Hello Muang Sing

The hotel operator who spoke little English directed me to the market place where I could find still another pick-up truck to take me to Mong Sing and route 322. Space was limited. For two hours I hung precariously from the back of the truck gripping a roll bar, surviving the bumpy hair pin curved adventure by wedging my feet onto a small piece of medal which served as the outdated truck’s bumper.

We sped up foggy tree lined hills as the little vehicle played chicken with large cargo trucks barreling toward us loaded with Chinese manufactured goods. The road had been paved, apparently long ago. It was now pitted ever few feet with water logged pot holes. Each time we unexpectedly careened into one of these large ruts I gripped the roll bar with vigor blistering my hands.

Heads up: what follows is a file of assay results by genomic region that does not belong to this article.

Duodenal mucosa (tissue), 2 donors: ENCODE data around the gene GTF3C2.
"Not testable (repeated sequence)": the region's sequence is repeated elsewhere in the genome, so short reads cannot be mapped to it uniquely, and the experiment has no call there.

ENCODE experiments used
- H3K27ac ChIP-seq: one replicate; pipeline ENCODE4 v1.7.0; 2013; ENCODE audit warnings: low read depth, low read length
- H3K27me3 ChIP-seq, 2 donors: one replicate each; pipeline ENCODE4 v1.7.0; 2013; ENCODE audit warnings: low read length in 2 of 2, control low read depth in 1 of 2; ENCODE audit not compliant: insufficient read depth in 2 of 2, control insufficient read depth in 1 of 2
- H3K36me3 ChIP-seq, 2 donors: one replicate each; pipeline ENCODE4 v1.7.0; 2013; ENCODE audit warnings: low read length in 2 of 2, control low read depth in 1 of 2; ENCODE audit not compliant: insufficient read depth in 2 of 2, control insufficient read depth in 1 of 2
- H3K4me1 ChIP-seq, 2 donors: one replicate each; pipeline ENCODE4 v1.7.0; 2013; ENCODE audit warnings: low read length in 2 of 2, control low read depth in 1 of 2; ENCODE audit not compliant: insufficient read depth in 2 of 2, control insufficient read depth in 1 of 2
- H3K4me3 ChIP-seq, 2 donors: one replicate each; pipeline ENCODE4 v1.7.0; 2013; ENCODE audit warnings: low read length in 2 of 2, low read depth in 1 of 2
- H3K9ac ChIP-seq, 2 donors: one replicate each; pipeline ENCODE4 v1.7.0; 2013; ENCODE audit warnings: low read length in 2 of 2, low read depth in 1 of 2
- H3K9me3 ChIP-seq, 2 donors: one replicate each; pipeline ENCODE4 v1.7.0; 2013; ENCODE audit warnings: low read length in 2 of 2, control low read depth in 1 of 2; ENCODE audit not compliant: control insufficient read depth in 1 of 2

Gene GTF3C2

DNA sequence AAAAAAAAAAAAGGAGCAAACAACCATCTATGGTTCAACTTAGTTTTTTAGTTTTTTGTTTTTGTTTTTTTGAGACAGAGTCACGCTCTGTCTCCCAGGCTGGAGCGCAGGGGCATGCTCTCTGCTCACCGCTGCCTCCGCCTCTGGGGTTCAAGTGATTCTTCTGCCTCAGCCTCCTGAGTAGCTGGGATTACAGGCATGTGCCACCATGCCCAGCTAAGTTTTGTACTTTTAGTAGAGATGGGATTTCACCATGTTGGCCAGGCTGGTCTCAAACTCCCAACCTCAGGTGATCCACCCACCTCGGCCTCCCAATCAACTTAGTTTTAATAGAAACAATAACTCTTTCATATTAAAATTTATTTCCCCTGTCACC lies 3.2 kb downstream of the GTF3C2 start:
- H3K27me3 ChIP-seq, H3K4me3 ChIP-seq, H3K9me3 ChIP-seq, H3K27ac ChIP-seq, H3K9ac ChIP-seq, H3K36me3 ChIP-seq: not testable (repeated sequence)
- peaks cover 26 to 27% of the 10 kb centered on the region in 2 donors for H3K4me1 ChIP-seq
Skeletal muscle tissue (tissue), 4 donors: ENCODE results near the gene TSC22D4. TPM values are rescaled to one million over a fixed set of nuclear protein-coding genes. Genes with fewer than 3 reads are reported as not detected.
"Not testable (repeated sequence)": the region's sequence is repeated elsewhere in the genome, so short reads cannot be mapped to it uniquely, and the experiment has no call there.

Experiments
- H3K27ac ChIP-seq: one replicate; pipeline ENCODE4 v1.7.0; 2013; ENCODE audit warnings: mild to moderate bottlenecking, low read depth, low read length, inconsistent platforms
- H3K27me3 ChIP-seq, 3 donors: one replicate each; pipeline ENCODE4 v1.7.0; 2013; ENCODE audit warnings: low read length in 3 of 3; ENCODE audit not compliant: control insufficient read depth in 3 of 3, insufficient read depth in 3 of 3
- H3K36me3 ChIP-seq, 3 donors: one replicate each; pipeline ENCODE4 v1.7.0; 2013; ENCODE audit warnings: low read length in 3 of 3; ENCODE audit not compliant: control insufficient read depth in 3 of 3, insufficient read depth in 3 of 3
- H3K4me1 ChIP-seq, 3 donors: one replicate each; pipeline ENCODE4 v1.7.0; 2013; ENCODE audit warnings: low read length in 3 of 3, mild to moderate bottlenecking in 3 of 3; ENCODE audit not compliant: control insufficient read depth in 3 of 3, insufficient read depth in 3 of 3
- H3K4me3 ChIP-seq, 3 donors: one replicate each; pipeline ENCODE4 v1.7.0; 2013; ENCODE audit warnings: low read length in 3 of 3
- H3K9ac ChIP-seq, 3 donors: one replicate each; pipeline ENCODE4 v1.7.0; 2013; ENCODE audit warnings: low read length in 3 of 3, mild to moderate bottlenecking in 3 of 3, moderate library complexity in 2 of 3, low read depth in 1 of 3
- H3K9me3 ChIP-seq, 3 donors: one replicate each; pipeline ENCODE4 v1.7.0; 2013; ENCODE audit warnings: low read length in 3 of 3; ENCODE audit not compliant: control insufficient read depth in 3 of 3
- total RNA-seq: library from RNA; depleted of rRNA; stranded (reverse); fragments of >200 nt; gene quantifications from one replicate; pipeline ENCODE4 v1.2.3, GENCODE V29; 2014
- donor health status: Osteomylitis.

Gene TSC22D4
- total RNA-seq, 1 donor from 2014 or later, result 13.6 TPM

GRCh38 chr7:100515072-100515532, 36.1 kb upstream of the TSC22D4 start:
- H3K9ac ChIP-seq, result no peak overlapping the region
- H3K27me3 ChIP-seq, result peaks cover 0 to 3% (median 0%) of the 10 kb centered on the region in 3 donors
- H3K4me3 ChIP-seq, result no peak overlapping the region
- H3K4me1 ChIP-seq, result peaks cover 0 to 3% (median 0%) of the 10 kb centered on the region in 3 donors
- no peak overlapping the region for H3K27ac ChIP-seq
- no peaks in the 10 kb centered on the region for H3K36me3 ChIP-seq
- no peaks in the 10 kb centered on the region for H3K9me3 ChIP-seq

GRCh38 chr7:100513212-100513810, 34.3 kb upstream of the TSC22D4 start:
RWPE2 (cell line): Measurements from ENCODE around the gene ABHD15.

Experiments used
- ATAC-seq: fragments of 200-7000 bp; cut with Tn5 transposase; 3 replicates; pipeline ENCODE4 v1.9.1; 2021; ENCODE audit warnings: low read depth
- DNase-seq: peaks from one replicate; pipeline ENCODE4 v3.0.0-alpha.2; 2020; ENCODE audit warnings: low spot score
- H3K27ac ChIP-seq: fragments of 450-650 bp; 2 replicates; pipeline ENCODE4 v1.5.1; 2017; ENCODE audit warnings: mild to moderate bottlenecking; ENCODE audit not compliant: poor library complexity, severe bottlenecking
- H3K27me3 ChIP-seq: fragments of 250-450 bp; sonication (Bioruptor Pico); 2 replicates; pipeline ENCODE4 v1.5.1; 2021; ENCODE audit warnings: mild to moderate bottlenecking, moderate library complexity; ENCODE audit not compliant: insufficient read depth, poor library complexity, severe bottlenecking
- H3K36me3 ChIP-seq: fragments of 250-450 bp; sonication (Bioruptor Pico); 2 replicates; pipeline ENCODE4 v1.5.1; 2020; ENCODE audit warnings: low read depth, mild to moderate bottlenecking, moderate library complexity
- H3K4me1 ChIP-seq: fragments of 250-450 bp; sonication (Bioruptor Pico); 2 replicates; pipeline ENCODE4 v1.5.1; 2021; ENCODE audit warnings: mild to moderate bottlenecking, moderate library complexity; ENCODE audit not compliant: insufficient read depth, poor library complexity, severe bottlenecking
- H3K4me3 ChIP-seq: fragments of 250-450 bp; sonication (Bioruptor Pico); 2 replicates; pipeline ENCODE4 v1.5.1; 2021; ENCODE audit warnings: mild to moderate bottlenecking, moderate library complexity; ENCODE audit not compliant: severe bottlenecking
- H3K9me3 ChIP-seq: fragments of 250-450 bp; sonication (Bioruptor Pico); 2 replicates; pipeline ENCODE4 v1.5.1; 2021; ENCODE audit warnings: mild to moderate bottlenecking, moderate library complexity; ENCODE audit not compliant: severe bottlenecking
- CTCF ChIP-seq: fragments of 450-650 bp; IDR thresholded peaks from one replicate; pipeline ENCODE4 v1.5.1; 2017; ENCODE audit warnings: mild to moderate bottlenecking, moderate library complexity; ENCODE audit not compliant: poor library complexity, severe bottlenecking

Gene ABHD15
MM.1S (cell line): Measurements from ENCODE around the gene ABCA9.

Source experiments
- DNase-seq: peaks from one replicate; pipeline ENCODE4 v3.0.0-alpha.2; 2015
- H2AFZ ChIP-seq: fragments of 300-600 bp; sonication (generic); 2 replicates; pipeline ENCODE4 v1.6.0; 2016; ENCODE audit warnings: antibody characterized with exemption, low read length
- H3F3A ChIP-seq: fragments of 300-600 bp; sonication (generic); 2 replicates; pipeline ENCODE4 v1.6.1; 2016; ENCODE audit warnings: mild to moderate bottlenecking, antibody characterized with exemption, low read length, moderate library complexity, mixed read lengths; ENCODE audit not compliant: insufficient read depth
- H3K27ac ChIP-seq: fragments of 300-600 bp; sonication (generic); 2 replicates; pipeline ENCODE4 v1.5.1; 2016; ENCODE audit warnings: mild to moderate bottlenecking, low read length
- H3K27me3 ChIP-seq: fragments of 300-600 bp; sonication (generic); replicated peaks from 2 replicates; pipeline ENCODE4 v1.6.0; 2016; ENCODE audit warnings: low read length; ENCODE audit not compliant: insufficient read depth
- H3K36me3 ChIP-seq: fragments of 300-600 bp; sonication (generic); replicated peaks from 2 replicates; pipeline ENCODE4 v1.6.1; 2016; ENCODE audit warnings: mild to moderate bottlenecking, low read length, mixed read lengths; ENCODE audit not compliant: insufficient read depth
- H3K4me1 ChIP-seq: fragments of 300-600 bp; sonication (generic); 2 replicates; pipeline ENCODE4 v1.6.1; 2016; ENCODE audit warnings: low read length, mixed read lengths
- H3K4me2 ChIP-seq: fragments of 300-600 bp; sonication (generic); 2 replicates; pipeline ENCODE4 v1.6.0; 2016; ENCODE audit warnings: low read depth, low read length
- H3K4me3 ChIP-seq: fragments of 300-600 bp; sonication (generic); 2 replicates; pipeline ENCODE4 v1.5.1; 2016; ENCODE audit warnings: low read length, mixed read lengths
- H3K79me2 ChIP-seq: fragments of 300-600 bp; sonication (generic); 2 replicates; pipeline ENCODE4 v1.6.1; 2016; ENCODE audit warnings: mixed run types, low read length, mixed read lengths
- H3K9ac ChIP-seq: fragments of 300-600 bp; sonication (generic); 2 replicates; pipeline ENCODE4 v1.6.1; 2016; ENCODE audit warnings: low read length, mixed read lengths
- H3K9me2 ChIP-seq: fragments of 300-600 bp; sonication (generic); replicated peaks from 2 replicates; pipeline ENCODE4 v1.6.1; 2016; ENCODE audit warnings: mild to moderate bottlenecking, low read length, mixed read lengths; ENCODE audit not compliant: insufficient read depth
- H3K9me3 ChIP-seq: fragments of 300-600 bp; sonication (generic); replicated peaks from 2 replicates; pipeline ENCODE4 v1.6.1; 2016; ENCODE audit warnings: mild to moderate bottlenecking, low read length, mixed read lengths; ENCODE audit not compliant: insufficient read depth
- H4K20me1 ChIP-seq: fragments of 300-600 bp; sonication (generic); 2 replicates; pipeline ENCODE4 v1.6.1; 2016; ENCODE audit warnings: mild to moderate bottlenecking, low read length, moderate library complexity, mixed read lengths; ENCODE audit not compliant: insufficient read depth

After traveling this way for 60 kilometers I was nauseous. My condition worsened hen I discovered Muang Sing was essentially a one lane street which extended for a few blocks and then abruptly ended. As always though with great adventures, as I hung on for dear life on the bumper of the pick up, I struck up a conversation with a Laotian student who happened to be studying English. He invited me to his aunt’s home which was really a first floor store front along the main street. Together we talked of Laos. As there was no refrigeration we enjoyed a warm beer together before he boarded still another pick-up headed for his native village high in the surrounding mountains.

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